Well, I won't argue with the Excel 2013 thing except to say "YES IT DOES."
I used that back in the day and long, long before. For the 29 years I've been using Excel, Shift-start ALWAYS has opened a completely separate running program that, as mentioned, among other things allows the normally forbidden "two files, one name" to be opened, maintained utterly separate Undo stacks, and made sure that if one file "failed open" requiring Excel to be shut down abnormally, only lost the work being done in that one's file or files while the other running copy was just fine.
ALL three things that I've used and relied upon through all these years and all the versions along the way.
But hey, I must be senile, so... whatever. Thing is, I don't remember being senile during those many, many years. Maybe that's the way senility works though?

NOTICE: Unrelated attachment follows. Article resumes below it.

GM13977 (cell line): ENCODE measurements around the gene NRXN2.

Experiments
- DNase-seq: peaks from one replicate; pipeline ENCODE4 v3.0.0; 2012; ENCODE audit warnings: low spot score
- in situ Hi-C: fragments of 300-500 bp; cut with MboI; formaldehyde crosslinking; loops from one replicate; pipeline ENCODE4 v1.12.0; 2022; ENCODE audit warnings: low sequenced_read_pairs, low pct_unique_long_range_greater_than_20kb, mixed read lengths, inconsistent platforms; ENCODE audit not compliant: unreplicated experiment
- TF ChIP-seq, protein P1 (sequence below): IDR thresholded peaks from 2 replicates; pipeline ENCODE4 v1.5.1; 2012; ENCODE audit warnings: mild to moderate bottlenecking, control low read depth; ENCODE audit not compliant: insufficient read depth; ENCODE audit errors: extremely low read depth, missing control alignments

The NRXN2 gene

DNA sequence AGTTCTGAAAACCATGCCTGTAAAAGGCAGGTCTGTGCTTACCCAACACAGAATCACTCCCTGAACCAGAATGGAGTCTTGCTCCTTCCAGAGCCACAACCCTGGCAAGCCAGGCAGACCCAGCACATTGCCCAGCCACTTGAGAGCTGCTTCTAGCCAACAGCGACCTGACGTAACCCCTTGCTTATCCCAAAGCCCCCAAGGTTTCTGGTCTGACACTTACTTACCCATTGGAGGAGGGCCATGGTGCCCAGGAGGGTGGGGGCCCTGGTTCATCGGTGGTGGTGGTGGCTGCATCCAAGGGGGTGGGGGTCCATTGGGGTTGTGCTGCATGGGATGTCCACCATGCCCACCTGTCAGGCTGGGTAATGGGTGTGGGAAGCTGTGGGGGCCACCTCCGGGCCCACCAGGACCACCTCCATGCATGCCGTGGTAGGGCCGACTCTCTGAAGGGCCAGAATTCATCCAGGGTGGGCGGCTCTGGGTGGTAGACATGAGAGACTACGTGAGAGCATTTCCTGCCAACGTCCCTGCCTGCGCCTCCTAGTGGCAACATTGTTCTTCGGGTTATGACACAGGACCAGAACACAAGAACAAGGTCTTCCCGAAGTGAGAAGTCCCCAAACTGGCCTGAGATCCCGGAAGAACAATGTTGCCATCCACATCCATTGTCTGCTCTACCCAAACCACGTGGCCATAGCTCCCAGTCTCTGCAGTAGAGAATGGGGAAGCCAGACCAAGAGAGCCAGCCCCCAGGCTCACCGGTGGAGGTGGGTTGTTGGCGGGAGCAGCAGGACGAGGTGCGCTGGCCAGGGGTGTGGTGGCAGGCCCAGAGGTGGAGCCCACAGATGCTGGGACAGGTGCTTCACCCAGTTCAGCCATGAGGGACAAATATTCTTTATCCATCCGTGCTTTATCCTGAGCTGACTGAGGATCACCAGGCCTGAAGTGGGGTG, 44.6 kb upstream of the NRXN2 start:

sad to say Shift-click does NOT create a separate undo stack, at least with latest rev of Excel 2013 (15.0.5249.1000) our company forces on us:
1) make important "Excel1" doc with enough a few pages of content and save to desktop
2) make another simple throw away "Excel2" doc save to desktop
3) close all instances of Excel, and i may even choose to reboot Windows 10 "just to be sure" the undo cache really in reality actually does in real life get udderly purged out of actual existence..
4) Shift-click open "Excel1" (or not shift-click this first doc, don't matter)
5) make some super important change to the doc that will result in you being fired if you lose it.
6) check to see if it shows up in the undo stack (yes it does)
7) Shift-click "Excel2"
>> Wow! the undo for something entirely unrelated to the document i'm opening appears in the undo stack..
8) check it out, if i undo it, nothing happens to the new document im in! so im safe! yay!